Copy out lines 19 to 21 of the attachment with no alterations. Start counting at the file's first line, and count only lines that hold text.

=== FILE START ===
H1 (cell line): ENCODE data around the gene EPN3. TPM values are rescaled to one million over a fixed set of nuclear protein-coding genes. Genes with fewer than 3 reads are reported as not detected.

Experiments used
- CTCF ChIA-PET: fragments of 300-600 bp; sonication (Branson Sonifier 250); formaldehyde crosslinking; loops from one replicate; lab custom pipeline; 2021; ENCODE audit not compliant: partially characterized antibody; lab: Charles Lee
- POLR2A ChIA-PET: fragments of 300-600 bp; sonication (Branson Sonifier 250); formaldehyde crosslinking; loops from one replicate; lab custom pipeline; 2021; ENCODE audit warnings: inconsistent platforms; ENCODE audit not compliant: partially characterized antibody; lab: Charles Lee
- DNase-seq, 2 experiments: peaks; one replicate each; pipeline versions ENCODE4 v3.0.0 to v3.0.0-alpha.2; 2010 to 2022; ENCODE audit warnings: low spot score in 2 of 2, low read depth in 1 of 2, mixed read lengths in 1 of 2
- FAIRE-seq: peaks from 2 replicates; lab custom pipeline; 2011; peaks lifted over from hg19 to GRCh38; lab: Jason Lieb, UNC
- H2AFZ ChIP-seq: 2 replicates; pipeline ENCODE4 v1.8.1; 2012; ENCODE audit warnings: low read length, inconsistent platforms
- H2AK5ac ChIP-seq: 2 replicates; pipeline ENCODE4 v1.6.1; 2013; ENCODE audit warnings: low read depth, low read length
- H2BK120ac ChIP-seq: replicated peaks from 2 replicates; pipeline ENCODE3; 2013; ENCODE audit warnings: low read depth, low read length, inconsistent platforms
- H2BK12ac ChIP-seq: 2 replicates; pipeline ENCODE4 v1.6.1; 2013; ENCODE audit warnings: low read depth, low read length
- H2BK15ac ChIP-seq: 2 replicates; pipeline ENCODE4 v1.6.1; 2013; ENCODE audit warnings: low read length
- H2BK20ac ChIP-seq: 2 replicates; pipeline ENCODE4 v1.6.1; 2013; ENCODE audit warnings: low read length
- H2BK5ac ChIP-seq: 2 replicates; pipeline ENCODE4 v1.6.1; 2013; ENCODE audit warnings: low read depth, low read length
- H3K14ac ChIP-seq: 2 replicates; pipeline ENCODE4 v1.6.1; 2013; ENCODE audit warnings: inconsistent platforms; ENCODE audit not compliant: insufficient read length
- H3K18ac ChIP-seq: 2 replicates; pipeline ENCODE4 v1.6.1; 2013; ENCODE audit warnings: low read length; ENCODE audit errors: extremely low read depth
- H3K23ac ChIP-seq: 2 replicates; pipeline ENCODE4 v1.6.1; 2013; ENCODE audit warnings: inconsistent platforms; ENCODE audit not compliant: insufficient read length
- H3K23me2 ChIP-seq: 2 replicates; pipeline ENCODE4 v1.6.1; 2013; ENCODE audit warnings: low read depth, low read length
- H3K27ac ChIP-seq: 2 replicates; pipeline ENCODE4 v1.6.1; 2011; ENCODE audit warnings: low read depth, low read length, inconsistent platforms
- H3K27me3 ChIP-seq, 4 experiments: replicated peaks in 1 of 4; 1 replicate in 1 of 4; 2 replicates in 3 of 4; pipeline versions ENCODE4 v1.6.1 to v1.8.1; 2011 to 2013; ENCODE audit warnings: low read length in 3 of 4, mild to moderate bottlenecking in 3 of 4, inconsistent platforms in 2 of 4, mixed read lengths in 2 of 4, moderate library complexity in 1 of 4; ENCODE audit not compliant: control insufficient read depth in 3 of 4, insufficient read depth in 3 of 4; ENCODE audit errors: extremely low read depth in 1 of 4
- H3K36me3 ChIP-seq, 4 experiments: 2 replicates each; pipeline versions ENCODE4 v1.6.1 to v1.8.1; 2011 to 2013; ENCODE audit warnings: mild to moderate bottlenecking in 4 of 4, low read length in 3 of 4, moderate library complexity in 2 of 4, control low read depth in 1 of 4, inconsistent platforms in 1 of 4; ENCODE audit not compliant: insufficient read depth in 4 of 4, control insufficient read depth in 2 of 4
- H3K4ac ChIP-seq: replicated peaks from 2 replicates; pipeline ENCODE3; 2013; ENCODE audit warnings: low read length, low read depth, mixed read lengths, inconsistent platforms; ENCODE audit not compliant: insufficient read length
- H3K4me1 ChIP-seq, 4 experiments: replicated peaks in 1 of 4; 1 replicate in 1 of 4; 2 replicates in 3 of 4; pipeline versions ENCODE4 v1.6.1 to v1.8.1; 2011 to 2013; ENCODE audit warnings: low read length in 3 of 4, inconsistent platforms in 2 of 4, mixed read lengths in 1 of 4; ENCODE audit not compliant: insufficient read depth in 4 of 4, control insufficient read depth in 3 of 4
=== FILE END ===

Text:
- H3K27me3 ChIP-seq, 4 experiments: replicated peaks in 1 of 4; 1 replicate in 1 of 4; 2 replicates in 3 of 4; pipeline versions ENCODE4 v1.6.1 to v1.8.1; 2011 to 2013; ENCODE audit warnings: low read length in 3 of 4, mild to moderate bottlenecking in 3 of 4, inconsistent platforms in 2 of 4, mixed read lengths in 2 of 4, moderate library complexity in 1 of 4; ENCODE audit not compliant: control insufficient read depth in 3 of 4, insufficient read depth in 3 of 4; ENCODE audit errors: extremely low read depth in 1 of 4
- H3K36me3 ChIP-seq, 4 experiments: 2 replicates each; pipeline versions ENCODE4 v1.6.1 to v1.8.1; 2011 to 2013; ENCODE audit warnings: mild to moderate bottlenecking in 4 of 4, low read length in 3 of 4, moderate library complexity in 2 of 4, control low read depth in 1 of 4, inconsistent platforms in 1 of 4; ENCODE audit not compliant: insufficient read depth in 4 of 4, control insufficient read depth in 2 of 4
- H3K4ac ChIP-seq: replicated peaks from 2 replicates; pipeline ENCODE3; 2013; ENCODE audit warnings: low read length, low read depth, mixed read lengths, inconsistent platforms; ENCODE audit not compliant: insufficient read length